A New York state Senate bill is proposing to give New York City Mayor Bill de Blasio a one-year extension to run New York City’s schools, but under the oversight of a state-appointed “education inspector.”
The “education inspector” would have significant powers to affect decisions made by the district, including appealing decisions by the Panel for Educational Policy to the state Commissioner of Education, according to Politico New York. (The Panel for Educational Policy is the equivalent of a citywide school board and approves policies and contracts related to the school district.)
The “education inspector” will be appointed by Gov. Andrew Cuomo, with the advice and consent of the Senate. The inspector will also be entitled to attend all PEP meetings—he or she will serve as an ex-officio member of the board, like the schools chancellor—and have the ability to analyze program effectiveness.
New York City schools have been under mayoral control since 2002, when then-Republican mayor Michael R. Bloomberg convinced the state legislature to allow him to run the district, the largest in the country.
Bloomberg was given a seven-year deal. However, de Blasio, a Democrat, was granted only a one-year extension—despite his request to make the arrangement permanent. That extension expires at the end of June.
After attending a hearing on continuing mayoral control in Albany, de Blasio skipped a similar hearing in the city last month, arguing that he had already answered questions related to the extension and that the move was political.
Assembly Democrats introduced a bill last month with a three-year extension, according to Politico New York.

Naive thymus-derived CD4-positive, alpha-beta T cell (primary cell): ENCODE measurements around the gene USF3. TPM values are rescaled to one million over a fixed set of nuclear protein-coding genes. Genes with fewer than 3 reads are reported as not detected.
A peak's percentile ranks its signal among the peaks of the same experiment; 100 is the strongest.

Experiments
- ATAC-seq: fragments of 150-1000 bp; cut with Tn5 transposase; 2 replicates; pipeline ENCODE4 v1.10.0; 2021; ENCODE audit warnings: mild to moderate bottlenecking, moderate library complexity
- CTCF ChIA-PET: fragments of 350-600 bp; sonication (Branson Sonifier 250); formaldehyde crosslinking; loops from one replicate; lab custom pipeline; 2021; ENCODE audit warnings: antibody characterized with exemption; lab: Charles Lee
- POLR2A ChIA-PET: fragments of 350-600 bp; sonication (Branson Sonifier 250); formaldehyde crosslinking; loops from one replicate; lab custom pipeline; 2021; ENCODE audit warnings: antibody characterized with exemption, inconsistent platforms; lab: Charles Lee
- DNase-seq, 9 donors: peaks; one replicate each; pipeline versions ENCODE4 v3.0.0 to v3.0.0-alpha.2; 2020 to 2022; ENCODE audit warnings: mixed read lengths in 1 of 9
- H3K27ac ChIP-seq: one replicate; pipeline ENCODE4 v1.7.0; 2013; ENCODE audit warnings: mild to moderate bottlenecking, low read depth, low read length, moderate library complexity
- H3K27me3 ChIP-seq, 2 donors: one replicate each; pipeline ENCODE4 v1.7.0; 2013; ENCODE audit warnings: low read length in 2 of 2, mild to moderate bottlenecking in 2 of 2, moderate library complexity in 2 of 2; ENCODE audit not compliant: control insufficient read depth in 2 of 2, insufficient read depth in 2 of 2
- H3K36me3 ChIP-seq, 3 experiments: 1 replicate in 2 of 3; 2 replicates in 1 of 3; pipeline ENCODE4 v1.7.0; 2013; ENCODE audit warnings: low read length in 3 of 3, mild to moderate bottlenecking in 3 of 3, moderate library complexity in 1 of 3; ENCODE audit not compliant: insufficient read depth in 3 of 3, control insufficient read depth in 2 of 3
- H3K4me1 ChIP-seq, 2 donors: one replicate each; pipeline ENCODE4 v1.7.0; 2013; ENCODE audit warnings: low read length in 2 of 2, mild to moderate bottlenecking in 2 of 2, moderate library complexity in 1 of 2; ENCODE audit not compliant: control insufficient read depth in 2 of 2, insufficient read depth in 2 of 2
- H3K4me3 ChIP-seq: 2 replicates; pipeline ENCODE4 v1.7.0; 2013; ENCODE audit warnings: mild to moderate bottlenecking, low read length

The senate bill was introduced by Republican Sens. John Flanagan and Carl Marcellino, the chairman of the Senate Education Committee.
The proposed education inspector will oversee decisions relating to the co-location of public charter schools—a particularly contentious and divisive issue in New York City.
The inspector will also be able to attend all Panel for Educational Policy meetings and evaluate and make recommendations on a host of issues, including the distribution of school funding, disciplinary procedures for students, teachers, and staff, the overall safety of the city’s schools, and parental and community engagement, according to the bill.
The Senate bill changes will also require the city to forward additional data to the state on enrollment, school types, class sizes, principal characteristics, school attendance, demographics, and overcrowding and space utilization, according to the bill.
Democrats panned the proposal, and a spokesman for the governor told the New York Times that Gov. Cuomo supported extending mayoral control for three years.
A version of this news article first appeared in the District Dossier blog.